An overview of our production of Euripides’ Bacchae from beginning to its international tour.
Directing Euripides’ Bacchae and touring it for the past year has been one of the most rewarding experiences of my life. Being only 19 years old when this project started in October 2014, and called to direct a production with more than thirty people involved was a personal challenge. Ending up touring the show with all of these people in London and Greece was definitely something I had not expected in the very beginning!
Producing a show in a university context has many drawbacks including the limited budget and the struggle to make people take you seriously. Even though students definitely have the passion and skills to produce some very good theatre, there still are many preconceptions to overcome. I am proud of the Bacchae team first and foremost because it was made of people who took their work seriously. Putting on this play, which was written more than 2000 years ago, on the very big stage of a professional, 500-seat venue in London meant we had to handle a large-scale production. But throughout the whole rehearsal process we were never scared of that scale. In fact, it inspired us: we yearned to create something grand which would convey the timelessness of the issues the play poses, as well as to show that we were more than determined to make the most of the challenges and opportunities offered to us.
I can still remember that first night when, just after giving last notes, I slipped into the auditorium as the house lights went down. In that moment, I suddenly realized that this was actually happening: I was sitting there, among 500 other people, watching the Bacchae we had been creating for months. I think the stress, and tension of that night prevented me from enjoying a single moment of the show. But I won’t forget the sound of the audience’s excited applause coming as a huge relief at the end of a very difficult day.
Selling out Bloomsbury Theatre (more than 2500 tickets in 3 days) was our first big success. But it was people’s comments after the show, as well as positive reviews, which made me feel that all our hard work had paid off. A few weeks later, when we thought that everything had finished, the National Student Drama Festival announced that the show had been selected as one of the best in the country and was invited to perform in Scarborough as part of their annual festival. So the Bacchae team got back to work to prepare for what became our Bacchae Tour 2015. We travelled to Scarborough where we had the chance to revive the show in a new space, the biggest venue of the festival. More good news followed with our selection by the International Youth Festival of Ancient Drama in Greece. This made us launch immediately a big crowd-funding campaign which allowed us to travel to Greece and perform in a big central theatre in Athens, as well as in the ancient amphitheatre of Ancient Messene. Performing in a theatre which was build thousands of years ago was the highlight of this journey; a magical moment which made everyone in the cast realize that the power of theatre crosses any barriers of countries or language.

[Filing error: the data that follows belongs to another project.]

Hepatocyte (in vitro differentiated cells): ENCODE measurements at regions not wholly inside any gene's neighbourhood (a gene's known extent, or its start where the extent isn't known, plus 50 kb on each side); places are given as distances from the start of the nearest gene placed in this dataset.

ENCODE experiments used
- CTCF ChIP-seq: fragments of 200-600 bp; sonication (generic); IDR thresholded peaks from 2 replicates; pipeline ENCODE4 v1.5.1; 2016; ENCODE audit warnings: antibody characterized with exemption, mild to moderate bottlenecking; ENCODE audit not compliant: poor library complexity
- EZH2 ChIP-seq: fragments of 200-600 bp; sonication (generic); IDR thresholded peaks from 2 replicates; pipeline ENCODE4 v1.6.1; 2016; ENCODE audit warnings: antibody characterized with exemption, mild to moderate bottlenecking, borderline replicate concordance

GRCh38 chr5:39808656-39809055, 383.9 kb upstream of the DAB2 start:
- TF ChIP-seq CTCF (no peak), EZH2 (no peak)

And the Bacchae are still going! After seeing the production in London the British Museum invited us to give a special performance for their private members on the 23rd of July. We are now creating a new promenade version of the original production which will be the end of the Bacchae Tour. Certainly the most exciting end we could have asked for. In the course of five months we travelled in many different cities, we kept developing our production, we performed in very different venues, and most importantly in front of very different audiences. More than 4000 people will have seen our production by July, and our conclusion is that a play, which was written thousands of years ago, has still something important to tell us today.
Emily has started rehearsals for her new production of Sarah Kane’s 4.48 Psychosis which will be performed in the Crypt Gallery under St Pancras Old Church on the 8th and 9th July. Working closely with a team of designers they are creating an internal landscape of the human mind, a visually intense site-specific promenade performance.